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The Impact of Winter on Horse Health: Overcoming the Challenges

The Impact of Winter on Horse Health: Overcoming the Challenges

Written by: Stephanie Davis

It has become a recurring theme of mine to stress the importance of being proactive when it comes to our horse care. In my practice, we often discuss that the collective effects of our every day workouts are more demanding on the horse’s body than the competitions themselves. So, with that in mind, what can we do on a consistent proactive basis to ensure our horses remain healthy and perform at their best?

When it comes to sport horse management, owners tend to think about joint health before anything else. Joint management and health have been extensively researched in horses. This is because joint disease is one of the most common ailments that will limit a horse’s ability to perform. So, from that perspective, it is understandable that joint care is such an important topic of interest for horse owners. Based on research (see links below for a recent paper and literature), it has become widely accepted that a performance horse should have some sort of joint maintenance/health program. These programs will often consistent of monthly, weekly, or even daily joint care.

This same philosophy must also be applied to our horse’s nutrition. Every day that we give hay, grain, and/or supplements, we are influencing our horse’s bodies. The intent of proper feeding is to maximize their body condition, energy level, and performance. Unfortunately, equine nutrition can be overwhelming to understand. There are endless feeds and supplements on the market that make it difficult for horse owners to decide what is best for their horses. So, I think it is important to simplify and review the fundamentals of feeding horses.

To start simply, the horse needs forage and water. As complicated as nutrition can be, the basics are really that simple. Horses are designed to consume approximately 2% (22-28 pounds) of their bodyweight in forage (grass and hay) over the time span of a day. It cannot be overstated that the grass and hay that your horse consumes is the most important part of their diet.

Once the forage needs are met in your horse, the rest of the horse’s diet management can be built from there. Due to the process of harvesting and storage, hay will collect undesirable dust and mold spores. Additionally, once harvested, vitamins (particularly Vitamin A and E) in the hay will degrade. So, what can we do about the dust, mold, and vitamin loss? The hay steaming process eliminates dust, allergens, and mold spores. So, steamed hay is the ideal way to manage the undesirable particulate matter in the hay. Additionally, research has shown that horses also prefer to eat steamed hay over soaked or dry hay. Not only will the hay be clean and healthy, but the horse will be more likely to consume more of the steamed hay than dry hay. This can be extremely important when you start talking about re-feeding skinny horses or nutritionally rehabbing a thoroughbred off the track.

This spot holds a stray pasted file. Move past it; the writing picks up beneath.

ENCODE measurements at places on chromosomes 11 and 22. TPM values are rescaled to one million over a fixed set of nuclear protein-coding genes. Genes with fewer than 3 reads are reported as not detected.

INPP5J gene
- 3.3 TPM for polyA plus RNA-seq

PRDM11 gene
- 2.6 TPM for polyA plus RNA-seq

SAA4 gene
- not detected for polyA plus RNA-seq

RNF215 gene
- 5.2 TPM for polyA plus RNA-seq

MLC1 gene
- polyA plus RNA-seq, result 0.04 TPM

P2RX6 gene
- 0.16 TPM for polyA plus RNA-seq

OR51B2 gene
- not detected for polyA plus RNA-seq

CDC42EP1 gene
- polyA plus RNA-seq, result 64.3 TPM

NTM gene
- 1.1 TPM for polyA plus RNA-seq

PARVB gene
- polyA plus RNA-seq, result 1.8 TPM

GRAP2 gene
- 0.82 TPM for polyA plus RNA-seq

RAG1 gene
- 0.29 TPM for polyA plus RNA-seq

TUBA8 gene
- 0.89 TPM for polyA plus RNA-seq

Balancing Equine Nutrition during the Cold Season

When it comes to the vitamin loss from harvesting hay, there is a small caveat to my statement that horses only need forage and water. If the amount fresh forage is very low (little turnout time), then the hay may not have the necessary vitamins and minerals. So, for those horses, an additional “ration balancer” would be necessary for the horse to have a complete diet. Many feed companies are now aware that there can be a vitamin deficiency with horses that consume more hay than fresh grass and create excellent products that can solve this problem. Most horses (regardless of their discipline) that do not get long stretches of turnout or live in an area of the country that has little grass should be on a ration balancer. Any other caloric needs beyond the steamed hay and ration balancer would be added in the form of a concentrate.

The most important take home message is that water, fresh grass, clean hay, and a ration balancer are the mainstay of a horse’s diet. Anything that is added to the diet beyond those should be based on the age, breed, discipline, geographic location, or disease state of the horse. No matter the program, it is always a good idea to go back to the basics and re-evaluate your feeding regimen to give your horses the opportunity to perform at their best.

Effects of hyaluronan alone or in combination with chondroitin sulfate and N-acetyl-d-glucosamine on lipopolysaccharide challenge-exposed equine fibroblast-like synovial cells. https://www.ncbi.nlm.nih.gov/pubmed/28441052

Osteoarthritis (Degenerative Joint Disease)- An Update http://www.equisan.com/images/pdf/oa1.pdf

Lameness and Joint Medications https://aaep.org/horsehealth/lameness-joint-medications


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